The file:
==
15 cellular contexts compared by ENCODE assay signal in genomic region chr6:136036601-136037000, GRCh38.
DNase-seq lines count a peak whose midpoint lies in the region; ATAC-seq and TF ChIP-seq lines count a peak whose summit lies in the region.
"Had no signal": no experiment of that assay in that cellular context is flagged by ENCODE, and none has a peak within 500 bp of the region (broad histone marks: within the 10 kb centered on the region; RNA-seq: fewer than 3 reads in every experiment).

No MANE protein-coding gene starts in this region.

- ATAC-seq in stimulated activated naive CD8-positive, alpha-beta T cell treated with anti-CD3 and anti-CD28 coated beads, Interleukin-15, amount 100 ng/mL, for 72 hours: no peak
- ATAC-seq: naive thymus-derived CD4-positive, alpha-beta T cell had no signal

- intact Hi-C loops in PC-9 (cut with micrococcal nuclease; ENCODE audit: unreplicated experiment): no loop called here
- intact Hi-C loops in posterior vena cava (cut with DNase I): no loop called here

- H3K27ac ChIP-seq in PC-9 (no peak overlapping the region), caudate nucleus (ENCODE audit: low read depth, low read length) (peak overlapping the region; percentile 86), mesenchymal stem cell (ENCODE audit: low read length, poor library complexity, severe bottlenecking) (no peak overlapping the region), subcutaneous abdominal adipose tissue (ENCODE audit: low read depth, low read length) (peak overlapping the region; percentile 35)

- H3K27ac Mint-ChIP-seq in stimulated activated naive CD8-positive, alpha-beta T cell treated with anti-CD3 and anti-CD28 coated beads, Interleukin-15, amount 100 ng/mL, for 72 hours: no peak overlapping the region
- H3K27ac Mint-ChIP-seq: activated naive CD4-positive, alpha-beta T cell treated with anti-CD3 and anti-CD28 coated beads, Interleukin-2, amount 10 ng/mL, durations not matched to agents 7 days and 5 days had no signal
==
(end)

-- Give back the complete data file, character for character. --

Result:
15 cellular contexts compared by ENCODE assay signal in genomic region chr6:136036601-136037000, GRCh38.
DNase-seq lines count a peak whose midpoint lies in the region; ATAC-seq and TF ChIP-seq lines count a peak whose summit lies in the region.
"Had no signal": no experiment of that assay in that cellular context is flagged by ENCODE, and none has a peak within 500 bp of the region (broad histone marks: within the 10 kb centered on the region; RNA-seq: fewer than 3 reads in every experiment).

No MANE protein-coding gene starts in this region.

- ATAC-seq in stimulated activated naive CD8-positive, alpha-beta T cell treated with anti-CD3 and anti-CD28 coated beads, Interleukin-15, amount 100 ng/mL, for 72 hours: no peak
- ATAC-seq: naive thymus-derived CD4-positive, alpha-beta T cell had no signal

- intact Hi-C loops in PC-9 (cut with micrococcal nuclease; ENCODE audit: unreplicated experiment): no loop called here
- intact Hi-C loops in posterior vena cava (cut with DNase I): no loop called here

- H3K27ac ChIP-seq in PC-9 (no peak overlapping the region), caudate nucleus (ENCODE audit: low read depth, low read length) (peak overlapping the region; percentile 86), mesenchymal stem cell (ENCODE audit: low read length, poor library complexity, severe bottlenecking) (no peak overlapping the region), subcutaneous abdominal adipose tissue (ENCODE audit: low read depth, low read length) (peak overlapping the region; percentile 35)

- H3K27ac Mint-ChIP-seq in stimulated activated naive CD8-positive, alpha-beta T cell treated with anti-CD3 and anti-CD28 coated beads, Interleukin-15, amount 100 ng/mL, for 72 hours: no peak overlapping the region
- H3K27ac Mint-ChIP-seq: activated naive CD4-positive, alpha-beta T cell treated with anti-CD3 and anti-CD28 coated beads, Interleukin-2, amount 10 ng/mL, durations not matched to agents 7 days and 5 days had no signal